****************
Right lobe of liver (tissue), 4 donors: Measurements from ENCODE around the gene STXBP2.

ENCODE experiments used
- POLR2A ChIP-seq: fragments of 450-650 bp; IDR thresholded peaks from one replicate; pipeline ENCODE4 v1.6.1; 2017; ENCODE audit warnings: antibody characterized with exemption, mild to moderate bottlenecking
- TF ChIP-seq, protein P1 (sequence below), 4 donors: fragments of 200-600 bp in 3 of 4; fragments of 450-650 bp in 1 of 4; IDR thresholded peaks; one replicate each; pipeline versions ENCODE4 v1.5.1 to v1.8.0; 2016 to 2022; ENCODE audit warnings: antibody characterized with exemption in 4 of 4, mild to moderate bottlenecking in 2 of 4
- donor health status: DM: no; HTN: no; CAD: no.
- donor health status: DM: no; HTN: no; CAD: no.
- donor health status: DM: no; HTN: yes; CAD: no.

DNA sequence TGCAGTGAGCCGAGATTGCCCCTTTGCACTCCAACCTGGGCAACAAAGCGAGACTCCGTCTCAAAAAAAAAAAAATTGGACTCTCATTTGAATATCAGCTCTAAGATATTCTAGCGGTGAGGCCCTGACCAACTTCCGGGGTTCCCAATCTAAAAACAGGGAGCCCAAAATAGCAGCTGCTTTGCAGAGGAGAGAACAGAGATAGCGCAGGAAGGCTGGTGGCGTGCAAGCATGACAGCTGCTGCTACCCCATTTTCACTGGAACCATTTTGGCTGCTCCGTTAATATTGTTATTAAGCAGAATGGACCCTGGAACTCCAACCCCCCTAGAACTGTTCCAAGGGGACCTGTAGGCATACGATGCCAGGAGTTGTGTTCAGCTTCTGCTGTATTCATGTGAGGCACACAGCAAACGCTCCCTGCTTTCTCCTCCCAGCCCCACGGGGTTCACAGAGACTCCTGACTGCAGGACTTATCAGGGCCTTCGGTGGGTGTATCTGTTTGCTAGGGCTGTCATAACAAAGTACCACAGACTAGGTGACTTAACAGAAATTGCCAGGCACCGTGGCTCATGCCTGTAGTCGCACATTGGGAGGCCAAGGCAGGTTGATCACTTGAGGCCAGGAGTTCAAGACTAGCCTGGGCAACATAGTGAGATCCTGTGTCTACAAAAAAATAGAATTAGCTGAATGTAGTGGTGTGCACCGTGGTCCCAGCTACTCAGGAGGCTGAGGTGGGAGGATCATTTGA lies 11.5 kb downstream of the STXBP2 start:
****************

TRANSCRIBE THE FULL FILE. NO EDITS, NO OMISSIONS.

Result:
Right lobe of liver (tissue), 4 donors: Measurements from ENCODE around the gene STXBP2.

ENCODE experiments used
- POLR2A ChIP-seq: fragments of 450-650 bp; IDR thresholded peaks from one replicate; pipeline ENCODE4 v1.6.1; 2017; ENCODE audit warnings: antibody characterized with exemption, mild to moderate bottlenecking
- TF ChIP-seq, protein P1 (sequence below), 4 donors: fragments of 200-600 bp in 3 of 4; fragments of 450-650 bp in 1 of 4; IDR thresholded peaks; one replicate each; pipeline versions ENCODE4 v1.5.1 to v1.8.0; 2016 to 2022; ENCODE audit warnings: antibody characterized with exemption in 4 of 4, mild to moderate bottlenecking in 2 of 4
- donor health status: DM: no; HTN: no; CAD: no.
- donor health status: DM: no; HTN: no; CAD: no.
- donor health status: DM: no; HTN: yes; CAD: no.

DNA sequence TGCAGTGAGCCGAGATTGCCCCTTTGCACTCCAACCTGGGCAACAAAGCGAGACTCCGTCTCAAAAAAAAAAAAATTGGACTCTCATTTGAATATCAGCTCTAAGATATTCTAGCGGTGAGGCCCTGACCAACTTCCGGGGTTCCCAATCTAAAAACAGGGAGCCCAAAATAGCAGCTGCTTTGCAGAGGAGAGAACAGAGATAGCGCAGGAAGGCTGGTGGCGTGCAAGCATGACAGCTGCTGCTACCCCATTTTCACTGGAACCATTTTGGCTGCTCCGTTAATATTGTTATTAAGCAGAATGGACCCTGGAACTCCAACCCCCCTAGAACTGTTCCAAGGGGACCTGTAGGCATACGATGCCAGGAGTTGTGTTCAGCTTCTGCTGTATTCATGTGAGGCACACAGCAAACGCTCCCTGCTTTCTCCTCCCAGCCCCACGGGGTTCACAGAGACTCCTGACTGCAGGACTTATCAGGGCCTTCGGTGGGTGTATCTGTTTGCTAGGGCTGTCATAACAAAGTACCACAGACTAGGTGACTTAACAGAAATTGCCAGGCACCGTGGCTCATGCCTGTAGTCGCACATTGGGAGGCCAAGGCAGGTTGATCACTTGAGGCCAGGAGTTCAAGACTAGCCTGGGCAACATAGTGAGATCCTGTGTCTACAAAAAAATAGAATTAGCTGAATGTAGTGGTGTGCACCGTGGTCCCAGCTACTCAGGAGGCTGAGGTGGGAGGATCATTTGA lies 11.5 kb downstream of the STXBP2 start: